Is Strengthening Labor Good for Development?

Is Strengthening Labor Good for Development?

Servaas Storm, who’s always worth reading, has posted on the INET website a summary of a new working paper he coauthored.  This issue goes way back with me—I first started looking into and writing about the labor rights/wage/trade/development nexus back in the 1980s.  Working on my own, I had a lot of false starts, and I’m happy to see others digging much more deeply today.

I won’t comment on the substance of this paper, but I think an important piece is missing: how dual economies articulate, and in particular the role of clientelism.

Countries in which formal sector jobs are highly valuable but scarce, in a sea of abundant but unremunerative informal employment, have to have some mechanism for allocating them.  Some classic economic models to the contrary, it never happens through lotteries.  My hypothesis, based on what I’ve seen and read, is that the predominant mechanism is clientelism.

A brief digression: Most of the literature on clientelism appears in political science, where it refers to the exchange of votes for personally targeted services or transfers by politicians.  I use the term to refer to a much broader phenomenon, the exchange of personally targeted benefits in return for the performance of loyalty between patrons and clients.  Patrons have access to resources from which they can supply benefits to clients, while the extent of client loyalty is a determinant (but not necessarily the only one) of how many resources a patron can command.  Conceptually, the client-patron relationship is a dyad, although clientelist systems are constellations of such exchange relations across whole populations: many dyads, multiple levels (patrons are clients of higher-level patrons), competing networks.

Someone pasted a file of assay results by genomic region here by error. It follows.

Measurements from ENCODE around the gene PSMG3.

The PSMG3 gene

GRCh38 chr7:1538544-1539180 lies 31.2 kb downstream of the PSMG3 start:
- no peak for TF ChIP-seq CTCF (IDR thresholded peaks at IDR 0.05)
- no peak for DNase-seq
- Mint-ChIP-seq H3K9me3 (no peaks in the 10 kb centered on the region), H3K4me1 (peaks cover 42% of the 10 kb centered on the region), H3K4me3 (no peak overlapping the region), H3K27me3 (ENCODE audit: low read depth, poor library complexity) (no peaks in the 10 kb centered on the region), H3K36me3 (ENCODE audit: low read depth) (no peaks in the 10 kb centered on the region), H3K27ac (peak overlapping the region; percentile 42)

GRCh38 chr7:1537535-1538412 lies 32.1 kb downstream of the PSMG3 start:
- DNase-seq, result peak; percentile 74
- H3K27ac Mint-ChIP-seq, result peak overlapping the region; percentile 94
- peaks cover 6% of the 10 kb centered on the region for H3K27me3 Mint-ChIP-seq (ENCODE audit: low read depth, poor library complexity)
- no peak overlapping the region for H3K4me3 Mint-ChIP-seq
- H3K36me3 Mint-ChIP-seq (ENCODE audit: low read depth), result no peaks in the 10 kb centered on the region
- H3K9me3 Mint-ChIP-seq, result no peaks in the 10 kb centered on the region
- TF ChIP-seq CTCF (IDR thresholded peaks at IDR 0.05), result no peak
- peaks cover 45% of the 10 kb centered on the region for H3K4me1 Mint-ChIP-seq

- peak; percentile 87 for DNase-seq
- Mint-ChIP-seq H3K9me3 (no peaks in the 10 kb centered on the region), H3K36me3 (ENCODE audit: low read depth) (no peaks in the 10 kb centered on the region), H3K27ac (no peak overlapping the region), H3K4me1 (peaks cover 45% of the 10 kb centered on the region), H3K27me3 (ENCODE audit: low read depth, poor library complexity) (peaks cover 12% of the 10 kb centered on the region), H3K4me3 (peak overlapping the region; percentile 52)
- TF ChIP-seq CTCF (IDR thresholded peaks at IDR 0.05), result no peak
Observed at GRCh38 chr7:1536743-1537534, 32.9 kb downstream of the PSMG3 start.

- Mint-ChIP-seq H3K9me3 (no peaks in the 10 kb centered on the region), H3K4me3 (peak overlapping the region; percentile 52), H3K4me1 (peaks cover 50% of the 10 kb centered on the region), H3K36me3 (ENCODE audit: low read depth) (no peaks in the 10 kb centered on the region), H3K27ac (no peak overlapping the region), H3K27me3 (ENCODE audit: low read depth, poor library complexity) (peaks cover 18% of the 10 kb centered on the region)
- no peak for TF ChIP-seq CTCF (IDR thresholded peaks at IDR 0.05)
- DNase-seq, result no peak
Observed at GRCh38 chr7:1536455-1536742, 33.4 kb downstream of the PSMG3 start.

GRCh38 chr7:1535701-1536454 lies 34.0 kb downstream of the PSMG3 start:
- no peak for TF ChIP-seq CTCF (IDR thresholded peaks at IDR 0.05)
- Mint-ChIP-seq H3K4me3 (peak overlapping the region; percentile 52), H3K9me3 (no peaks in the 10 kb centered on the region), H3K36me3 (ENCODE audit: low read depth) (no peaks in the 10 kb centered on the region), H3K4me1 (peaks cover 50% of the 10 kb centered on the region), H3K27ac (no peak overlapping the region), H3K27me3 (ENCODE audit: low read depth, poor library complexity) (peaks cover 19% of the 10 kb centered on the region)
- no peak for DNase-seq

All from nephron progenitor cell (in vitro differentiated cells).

A large gap between formal and informal employment increases the tendency for clientelism to expand as an allocative system.  Clientelism is not all bad—it can moderate frictions that market or formal administrative processes generate—but to the extent it replaces these “modern” alternatives it reduces social efficiency.  For instance, allocating scarce formal sector jobs through client-patron exchanges is relatively harmless if the people getting the jobs are no less qualified than those left out of the system, stuck in the informal sector.  If clientelist networks override formal qualification (administrative) or competitive performance (market) criteria, however, they degrade outcomes.  It’s a matter of degree.


From this perspective, the most important point about labor regulation in a developing country is that it should not exacerbate imbalance, increasing the gap between the formal and informal sectors and loading more weight on clientelist mechanisms.  The best forms of regulation are either universal or written to apply at least as strongly at the bottom of the labor market as at the top.  I’ve written a bit about how that can be done in the realm of health and safety, and there’s no reason it can’t also guide policy in wage regulation, union rights and all other aspects of labor policy.

For instance, take minimum wages.  By definition, these apply only in the formal sector, and if the effect of raising them is to intensify the formal-informal gap, that can be a problem.  But there’s a way to avoid this: for every increase in the minimum wage, pair it with an increase in income transfers or similar social protection measures for those outside minimum wage coverage.  Hold the gap constant or reduce it.  It’s not impossible once you know what you’re aiming at.

My personal experience is that, once you’ve trained your eyes to see clientelism, you notice it everywhere.  It’s not confined to low income countries or economic goods.  It isn’t necessarily harmful, although, when it metastasises and displaces other social and economic arrangements, it can be deadly.  I suspect it is the main factor in differences in x-efficiency, and if true, this makes it one of the main determinants of the wealth of nations.  I find it incredible that organizations like the World Bank could dispense reams of development advice without considering how its proposals will pan out in a clientelist world.